News from the photo world focused on amateur/enthusiast and professionals.
Swiss Data Group has announced the launch of an online photo storage with interesting features and pricing structure: SnapHaven.
Photos are guaranteed for 99 years with no recurring subscription (you pay 3 cents per stored photo with no minimum).
Photos can also be shared and printed. Each one is stored in... 4 places for maximum protection.
It's worth a look.
Hasselblad announced a Multi-Shot (MS) version of its H3DII-50 medium format camera: multi-shot means that to record an RGB image with a monochromatic sensor (digital sensor are typically black/white with a RGB filter in front of them), the camera takes 4 shots moving the sensor of just... 1 pixel!
Resolution? 50 megapixels. Price? € 23'000.
Timothy Armes has announced the release of PLUS for Lightroom: a plug-in for embedded PLUS usage rights when exporting images from Lightroom 2.
The PLUS standard is becoming recognized as the way to specify usage rights for digital media works (see http://www.useplus.com).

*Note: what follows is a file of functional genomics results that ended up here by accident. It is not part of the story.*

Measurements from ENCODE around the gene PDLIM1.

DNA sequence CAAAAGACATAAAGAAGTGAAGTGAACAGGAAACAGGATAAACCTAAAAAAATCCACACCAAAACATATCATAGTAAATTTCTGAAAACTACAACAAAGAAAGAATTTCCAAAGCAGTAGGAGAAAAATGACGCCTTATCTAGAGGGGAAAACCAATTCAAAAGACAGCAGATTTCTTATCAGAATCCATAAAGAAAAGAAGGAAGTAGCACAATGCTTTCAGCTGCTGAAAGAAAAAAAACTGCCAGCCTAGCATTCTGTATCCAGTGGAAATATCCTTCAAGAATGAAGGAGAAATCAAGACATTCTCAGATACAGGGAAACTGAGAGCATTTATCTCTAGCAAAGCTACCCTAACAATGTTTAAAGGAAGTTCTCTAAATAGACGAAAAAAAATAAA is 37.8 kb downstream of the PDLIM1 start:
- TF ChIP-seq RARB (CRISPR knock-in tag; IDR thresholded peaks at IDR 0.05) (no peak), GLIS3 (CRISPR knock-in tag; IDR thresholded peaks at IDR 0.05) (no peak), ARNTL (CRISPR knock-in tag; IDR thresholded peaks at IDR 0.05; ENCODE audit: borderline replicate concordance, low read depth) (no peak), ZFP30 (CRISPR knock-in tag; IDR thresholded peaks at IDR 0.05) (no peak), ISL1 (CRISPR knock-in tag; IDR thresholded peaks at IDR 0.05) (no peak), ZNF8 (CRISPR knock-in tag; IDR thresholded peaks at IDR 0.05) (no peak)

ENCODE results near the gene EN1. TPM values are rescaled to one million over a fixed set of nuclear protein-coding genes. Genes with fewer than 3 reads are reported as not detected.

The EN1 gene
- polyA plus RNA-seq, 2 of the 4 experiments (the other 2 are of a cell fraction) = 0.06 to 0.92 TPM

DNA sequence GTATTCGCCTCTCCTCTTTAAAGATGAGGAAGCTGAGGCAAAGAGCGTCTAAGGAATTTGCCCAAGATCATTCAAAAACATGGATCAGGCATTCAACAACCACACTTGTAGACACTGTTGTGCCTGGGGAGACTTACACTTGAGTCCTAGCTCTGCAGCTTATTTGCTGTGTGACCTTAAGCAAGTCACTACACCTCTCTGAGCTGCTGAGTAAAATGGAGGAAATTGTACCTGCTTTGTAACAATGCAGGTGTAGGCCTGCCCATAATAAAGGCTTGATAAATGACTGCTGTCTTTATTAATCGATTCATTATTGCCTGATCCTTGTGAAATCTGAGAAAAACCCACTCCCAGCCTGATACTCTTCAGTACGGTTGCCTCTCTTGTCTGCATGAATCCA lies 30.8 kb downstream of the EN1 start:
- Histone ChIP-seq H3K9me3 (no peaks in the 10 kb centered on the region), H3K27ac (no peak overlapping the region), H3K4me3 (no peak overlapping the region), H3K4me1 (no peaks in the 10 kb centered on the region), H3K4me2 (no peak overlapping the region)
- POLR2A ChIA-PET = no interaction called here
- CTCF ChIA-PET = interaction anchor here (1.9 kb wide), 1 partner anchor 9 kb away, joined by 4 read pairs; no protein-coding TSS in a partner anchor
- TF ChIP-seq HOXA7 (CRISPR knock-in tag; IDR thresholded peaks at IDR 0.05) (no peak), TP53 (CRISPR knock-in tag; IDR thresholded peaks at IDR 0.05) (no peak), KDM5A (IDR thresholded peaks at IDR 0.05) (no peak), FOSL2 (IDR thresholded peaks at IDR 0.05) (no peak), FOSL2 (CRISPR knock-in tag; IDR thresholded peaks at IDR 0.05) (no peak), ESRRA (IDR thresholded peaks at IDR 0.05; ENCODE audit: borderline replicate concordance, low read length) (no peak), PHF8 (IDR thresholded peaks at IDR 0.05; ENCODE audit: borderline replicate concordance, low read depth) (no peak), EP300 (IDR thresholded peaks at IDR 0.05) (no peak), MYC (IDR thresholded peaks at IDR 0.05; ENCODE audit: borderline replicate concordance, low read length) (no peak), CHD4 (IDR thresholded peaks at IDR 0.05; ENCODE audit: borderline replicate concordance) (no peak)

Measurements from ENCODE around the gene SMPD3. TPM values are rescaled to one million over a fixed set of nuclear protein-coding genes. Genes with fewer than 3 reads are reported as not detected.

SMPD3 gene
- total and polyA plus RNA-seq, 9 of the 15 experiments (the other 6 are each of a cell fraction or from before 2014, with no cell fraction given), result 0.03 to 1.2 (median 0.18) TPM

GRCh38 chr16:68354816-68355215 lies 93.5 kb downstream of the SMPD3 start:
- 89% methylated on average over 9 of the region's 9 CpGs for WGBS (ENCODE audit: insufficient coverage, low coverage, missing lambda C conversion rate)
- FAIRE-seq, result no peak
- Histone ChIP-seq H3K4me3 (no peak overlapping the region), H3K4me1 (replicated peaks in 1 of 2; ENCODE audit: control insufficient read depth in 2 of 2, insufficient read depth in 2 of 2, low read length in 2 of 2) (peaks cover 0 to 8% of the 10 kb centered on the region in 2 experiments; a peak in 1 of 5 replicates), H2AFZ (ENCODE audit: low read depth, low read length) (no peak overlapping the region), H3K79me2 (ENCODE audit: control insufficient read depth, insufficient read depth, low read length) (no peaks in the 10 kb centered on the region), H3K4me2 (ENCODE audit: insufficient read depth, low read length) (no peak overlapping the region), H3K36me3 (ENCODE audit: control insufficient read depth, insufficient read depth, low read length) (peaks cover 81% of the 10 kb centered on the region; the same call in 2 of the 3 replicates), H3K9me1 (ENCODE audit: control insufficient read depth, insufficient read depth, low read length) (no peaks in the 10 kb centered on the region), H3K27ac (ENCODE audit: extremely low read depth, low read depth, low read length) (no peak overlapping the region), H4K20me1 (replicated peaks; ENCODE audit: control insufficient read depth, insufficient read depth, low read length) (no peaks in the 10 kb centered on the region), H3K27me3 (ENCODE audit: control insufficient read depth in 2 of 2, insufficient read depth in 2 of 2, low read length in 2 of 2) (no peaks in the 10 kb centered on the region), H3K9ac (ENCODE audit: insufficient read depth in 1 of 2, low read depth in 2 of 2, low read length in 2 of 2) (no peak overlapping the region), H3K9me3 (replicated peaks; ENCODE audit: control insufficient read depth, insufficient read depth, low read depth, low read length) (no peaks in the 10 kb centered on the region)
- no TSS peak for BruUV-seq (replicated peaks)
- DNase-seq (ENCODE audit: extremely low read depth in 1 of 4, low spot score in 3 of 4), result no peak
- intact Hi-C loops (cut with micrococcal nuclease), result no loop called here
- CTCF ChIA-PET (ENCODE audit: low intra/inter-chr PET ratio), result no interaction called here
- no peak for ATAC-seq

Some of the editors supporting PLUS are McGraw Hill and Pearson.
The trial version of the PLUS plugin is available here http://photographers-toolbox.com/products/plusforlightroom.php.
The online community help for Adobe Lightroom 3 Beta has been made live. You can reach it via Lightroom itself (Help > Lightroom Help) or it is available at this link http://help.adobe.com/en_US/Lightroom/3.0/Using/index.html
The news of the version 3 beta are well described. It's a beta, so commenting is not available yet.
Bryce Bayer, ex Kodak scientist, back in 1975 invented a color filter, that was then name Bayer filter, to be put in front of a sensor to build a color images from a monochromatic sensor.
Bayer has been honored by the Royal Photographic Society (founded in 1853!) for this invention that opened up the road to digital imaging.
Maybe not everybody knows that digital cameras employs a monochromatic (grey scale) sensor and not a color sensor. A Bayer filter stands in front of the sensor with as many colored tiny glasses/lens as pixels (a tiny red lens for first pixel, then a tiny green lens for second pixel, then a tiny blue one, then a green lens, and so on).
Through an algorithm, the colored image is approximately rebuilt. Thanks Bryce!